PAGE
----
Anyone who knows me will realise that I have a tendency to make bad choices sometimes in terms of what I say on public fora. In my defense, it’s never malicious or calculated, simply the failings of someone who presses “send” a little too quickly, and who has a strong sense of justice that sometimes clouds his judgement. So a mea culpa for any historical, current or future missteps on my part.

But despite a lack of tact on occasion, I’m not at all blind to the fact that we have a society that has changed markedly in the last decade or two. We now live in a time where there are things that one cannot and should not say, despite them being OK a few short years ago.

There is, however, a common ailment that afflicts a certain segment of the business elite. These individuals, collectively self-proclaimed masters of the universe, feel that their business success removes any necessity for them to follow social norms. For these individuals, the fact that they are worth hundreds of millions of dollars, and have lackeys at their beck and call, creates a false sense of reality, and gives them a feeling of social license where none exists.

And so we have the example du jour, Simon Henry. Readers will likely be aware, but for those who are not, Henry is the CEO of a successful chemicals company that listed on the stock exchange last year. Henry, while taking the opportunity to ensure that the National Business Review was under no illusions as to the size of his… fortune, decided to also pass comment on another listed company. My Food Bag listed around the same time as Henry’s company and so he was passing some high-level, and deeply thought out analysis on the company’s listing strategy, performance to date and other business metrics.

For those not in the know, this deeply robust analysis, gleaned by a careful examination of My Food Bag’s earning reports, consisted of the following comment:

I can tell you, and you can quote me, when you’ve got Nadia Lim, when you’ve got a little bit of Eurasian fluff in the middle of your prospectus with a blouse unbuttoned showing some cleavage, and that’s what it takes to sell your scrip, then you know you’re in trouble.”

Mr Henry really missed his calling, he should have been a Wall Street equities analyst with deeply reasoned musings such as those.

But to the comments – it’s hard to know where to start. On the one hand I’m kind of loathe to write this article. I am, after all, a man. I don’t want to be seen to be passing comment on misogynistic and racist comments when I am neither a woman nor in the ethnic group that Henry bizarrely referred to as Eurasian.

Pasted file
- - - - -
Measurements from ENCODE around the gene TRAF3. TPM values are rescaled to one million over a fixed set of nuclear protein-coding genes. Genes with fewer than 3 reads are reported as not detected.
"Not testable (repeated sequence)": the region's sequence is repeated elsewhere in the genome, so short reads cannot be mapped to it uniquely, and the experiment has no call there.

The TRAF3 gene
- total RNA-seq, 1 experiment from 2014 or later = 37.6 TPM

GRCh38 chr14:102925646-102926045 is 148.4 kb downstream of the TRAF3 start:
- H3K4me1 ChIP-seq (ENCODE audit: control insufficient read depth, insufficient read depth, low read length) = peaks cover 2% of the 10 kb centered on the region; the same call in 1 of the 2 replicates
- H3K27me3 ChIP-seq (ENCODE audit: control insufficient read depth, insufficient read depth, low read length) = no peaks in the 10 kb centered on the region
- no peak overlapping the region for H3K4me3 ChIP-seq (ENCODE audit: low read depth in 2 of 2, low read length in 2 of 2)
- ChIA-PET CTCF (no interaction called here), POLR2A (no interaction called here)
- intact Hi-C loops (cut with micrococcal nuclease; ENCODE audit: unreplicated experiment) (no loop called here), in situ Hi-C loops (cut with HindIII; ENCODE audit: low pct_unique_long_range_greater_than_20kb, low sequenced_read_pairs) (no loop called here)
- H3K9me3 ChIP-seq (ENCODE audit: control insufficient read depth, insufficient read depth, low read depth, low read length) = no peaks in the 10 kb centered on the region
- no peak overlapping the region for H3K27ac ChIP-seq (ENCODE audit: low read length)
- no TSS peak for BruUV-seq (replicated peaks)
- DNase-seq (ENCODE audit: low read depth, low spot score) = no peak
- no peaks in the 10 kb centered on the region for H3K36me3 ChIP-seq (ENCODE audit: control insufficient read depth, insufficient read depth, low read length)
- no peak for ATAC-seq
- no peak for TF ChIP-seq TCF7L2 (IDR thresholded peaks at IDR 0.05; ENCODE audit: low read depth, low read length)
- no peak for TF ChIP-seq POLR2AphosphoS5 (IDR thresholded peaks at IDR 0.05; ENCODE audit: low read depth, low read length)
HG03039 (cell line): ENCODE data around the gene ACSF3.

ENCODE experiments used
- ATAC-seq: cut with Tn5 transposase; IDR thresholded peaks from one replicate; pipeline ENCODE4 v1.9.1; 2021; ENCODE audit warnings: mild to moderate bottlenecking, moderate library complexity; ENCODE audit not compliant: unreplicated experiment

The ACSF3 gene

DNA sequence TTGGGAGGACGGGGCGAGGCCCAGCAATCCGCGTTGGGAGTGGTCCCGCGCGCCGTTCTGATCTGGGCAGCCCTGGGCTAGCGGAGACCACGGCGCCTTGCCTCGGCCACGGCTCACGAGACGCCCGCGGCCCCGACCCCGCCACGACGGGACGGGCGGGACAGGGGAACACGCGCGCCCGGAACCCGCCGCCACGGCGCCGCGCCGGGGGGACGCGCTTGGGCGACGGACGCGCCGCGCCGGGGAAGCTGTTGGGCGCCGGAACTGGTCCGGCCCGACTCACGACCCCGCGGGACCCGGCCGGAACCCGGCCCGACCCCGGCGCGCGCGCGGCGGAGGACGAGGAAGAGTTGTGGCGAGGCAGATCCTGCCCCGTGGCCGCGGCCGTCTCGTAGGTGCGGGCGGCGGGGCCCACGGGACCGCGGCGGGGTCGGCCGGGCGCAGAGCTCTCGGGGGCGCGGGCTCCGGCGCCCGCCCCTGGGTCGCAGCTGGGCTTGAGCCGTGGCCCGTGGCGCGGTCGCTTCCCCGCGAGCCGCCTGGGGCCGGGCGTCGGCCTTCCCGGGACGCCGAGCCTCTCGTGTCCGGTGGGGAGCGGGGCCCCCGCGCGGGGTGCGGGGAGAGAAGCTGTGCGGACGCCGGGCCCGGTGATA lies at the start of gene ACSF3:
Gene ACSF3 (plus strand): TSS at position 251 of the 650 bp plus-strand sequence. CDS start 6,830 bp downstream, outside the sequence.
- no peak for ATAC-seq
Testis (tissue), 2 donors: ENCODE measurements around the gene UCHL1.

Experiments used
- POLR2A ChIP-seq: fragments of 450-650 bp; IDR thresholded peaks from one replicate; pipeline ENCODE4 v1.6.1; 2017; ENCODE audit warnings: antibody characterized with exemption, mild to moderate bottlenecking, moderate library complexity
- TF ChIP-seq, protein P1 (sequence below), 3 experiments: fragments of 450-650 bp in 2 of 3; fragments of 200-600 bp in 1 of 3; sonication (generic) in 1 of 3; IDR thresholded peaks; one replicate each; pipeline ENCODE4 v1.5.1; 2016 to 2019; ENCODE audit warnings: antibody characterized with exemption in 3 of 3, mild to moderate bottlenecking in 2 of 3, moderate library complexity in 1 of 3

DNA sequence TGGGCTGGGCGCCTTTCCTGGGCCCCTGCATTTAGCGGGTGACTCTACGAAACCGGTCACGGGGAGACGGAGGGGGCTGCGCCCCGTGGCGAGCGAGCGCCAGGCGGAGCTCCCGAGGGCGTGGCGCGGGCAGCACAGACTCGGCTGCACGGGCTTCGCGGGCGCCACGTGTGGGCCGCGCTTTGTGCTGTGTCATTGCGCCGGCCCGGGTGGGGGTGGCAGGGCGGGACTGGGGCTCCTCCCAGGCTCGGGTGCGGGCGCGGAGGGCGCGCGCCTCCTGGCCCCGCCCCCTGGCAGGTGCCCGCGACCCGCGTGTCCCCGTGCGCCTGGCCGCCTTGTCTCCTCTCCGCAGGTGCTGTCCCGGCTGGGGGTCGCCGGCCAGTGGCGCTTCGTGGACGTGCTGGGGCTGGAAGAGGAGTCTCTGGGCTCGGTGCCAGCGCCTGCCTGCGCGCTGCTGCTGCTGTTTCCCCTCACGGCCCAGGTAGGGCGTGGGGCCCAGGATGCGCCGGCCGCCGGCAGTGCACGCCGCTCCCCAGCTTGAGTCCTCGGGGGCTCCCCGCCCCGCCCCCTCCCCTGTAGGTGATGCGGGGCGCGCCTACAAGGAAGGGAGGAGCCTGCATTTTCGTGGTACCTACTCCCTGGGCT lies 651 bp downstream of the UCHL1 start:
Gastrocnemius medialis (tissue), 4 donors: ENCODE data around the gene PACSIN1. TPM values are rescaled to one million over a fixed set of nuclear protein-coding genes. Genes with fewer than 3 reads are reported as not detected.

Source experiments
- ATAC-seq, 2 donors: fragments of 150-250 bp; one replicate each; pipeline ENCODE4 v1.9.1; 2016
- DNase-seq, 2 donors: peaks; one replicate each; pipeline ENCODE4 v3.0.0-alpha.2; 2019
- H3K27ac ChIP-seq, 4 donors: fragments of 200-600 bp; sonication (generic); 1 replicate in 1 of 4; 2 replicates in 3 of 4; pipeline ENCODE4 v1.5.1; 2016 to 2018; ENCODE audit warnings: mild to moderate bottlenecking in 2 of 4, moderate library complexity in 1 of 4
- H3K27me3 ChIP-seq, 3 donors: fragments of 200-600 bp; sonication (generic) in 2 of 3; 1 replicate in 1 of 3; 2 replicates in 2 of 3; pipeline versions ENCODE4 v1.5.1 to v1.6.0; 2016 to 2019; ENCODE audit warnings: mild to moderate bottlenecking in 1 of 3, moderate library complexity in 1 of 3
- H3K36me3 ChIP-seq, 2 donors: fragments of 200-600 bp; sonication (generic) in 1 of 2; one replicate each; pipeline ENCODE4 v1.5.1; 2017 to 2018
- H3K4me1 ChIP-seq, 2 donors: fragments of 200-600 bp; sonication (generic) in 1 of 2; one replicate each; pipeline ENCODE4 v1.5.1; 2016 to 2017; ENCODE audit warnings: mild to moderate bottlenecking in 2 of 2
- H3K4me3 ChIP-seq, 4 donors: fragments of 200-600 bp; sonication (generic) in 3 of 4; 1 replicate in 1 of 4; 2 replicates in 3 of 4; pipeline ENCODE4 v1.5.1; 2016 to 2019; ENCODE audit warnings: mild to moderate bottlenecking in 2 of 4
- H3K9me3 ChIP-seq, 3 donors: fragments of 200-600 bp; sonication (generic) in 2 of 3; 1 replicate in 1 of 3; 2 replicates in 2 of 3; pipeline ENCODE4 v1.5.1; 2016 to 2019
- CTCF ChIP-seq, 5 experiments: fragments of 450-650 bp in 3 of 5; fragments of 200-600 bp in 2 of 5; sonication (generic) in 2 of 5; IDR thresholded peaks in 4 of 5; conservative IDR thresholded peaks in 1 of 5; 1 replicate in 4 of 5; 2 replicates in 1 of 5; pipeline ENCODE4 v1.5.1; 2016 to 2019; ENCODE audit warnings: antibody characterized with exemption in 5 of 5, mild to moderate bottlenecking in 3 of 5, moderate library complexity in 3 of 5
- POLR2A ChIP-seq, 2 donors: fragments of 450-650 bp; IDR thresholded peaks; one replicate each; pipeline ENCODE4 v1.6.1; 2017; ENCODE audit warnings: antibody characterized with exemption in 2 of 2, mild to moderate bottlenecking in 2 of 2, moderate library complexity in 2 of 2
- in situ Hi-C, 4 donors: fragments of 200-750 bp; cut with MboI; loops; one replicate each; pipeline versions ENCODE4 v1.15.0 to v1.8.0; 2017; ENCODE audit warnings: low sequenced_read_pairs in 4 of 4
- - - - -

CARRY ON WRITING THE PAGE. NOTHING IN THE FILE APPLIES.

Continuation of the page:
Then again, I am on the board of a number of organisations that have women in the C-suite. I have been an investor, adviser and board member in a number of companies founded by woman and, yes, I have done my little bit to counsel women founders who have been at the receiving end of comments alluding to their gender and how they could flaunt that to increase their chances of business success. My observed experience, and that aformentioned strong sense of justice, forces me to write a few words.

So yes, it is absolutely the right of Nadia Lim, My Food Bag’s founder and the subject of the “Eurasian fluff” comments, to respond to these comments. But I thought I might provide some additional guidance to other male titans of industry about what one should, and should not, say in these situations.

Firstly, the fact that Nadia Lim happens to have an ethnic background dissimilar to Mr Henry’s Caucasian one is utterly irrelevant to the success of otherwise of her business. It is only a generation ago that my parents where persecuted for their own ethnicity. If the Holocaust taught us anything, it is that we should measure people on their outputs, not their skin colour, gender, sexual orientation or whatever.

Secondly, even the most puritanical of observers would find it hard to suggest that Ms Lim was wearing anything inappropriate in the photograph in question. Mr Henry’s response seems like a modern take on those who, in the last century, would have been aghast at a woman having the audacity to show her ankles. Sacre bleu!

Mr Henry is also wildly inaccurate, there is no need to forensically reply to his individual accusations but Ms Lim was not wearing an unbuttoned blouse, my apparel industry experience leads me to suggest that she was wearing what I would class as a v-neck tee shirt. His comments are ridiculous.

What I’d love to see from Mr Henry is a detailed critique of My Food Bag’s business. Not one of the ethnic background and sartorial choices of its founder.

Mr Henry is obviously a very successful businessman, but he’s no anthropologist, sociologist or fashion industry expert. Perhaps he, and others of his ilk, should stick to their proverbial swim lane and avoid the temptation to make themselves look less like titans of industry and more like outdated dinosaurs with little or no social awareness. There endeth the lesson.

Ben Kepes is a Canterbury-based entrepreneur and professional board member. He reckons Nadia Lim is a pretty bad ass business person. But that’s just his opinion.

Ben Kepes

Ben Kepes is a technology evangelist, an investor, a commentator and a business adviser. Ben covers the convergence of technology, mobile, ubiquity and agility, all enabled by the Cloud. His areas of interest extend to enterprise software, software integration, financial/accounting software, platforms and infrastructure as well as articulating technology simply for everyday users.

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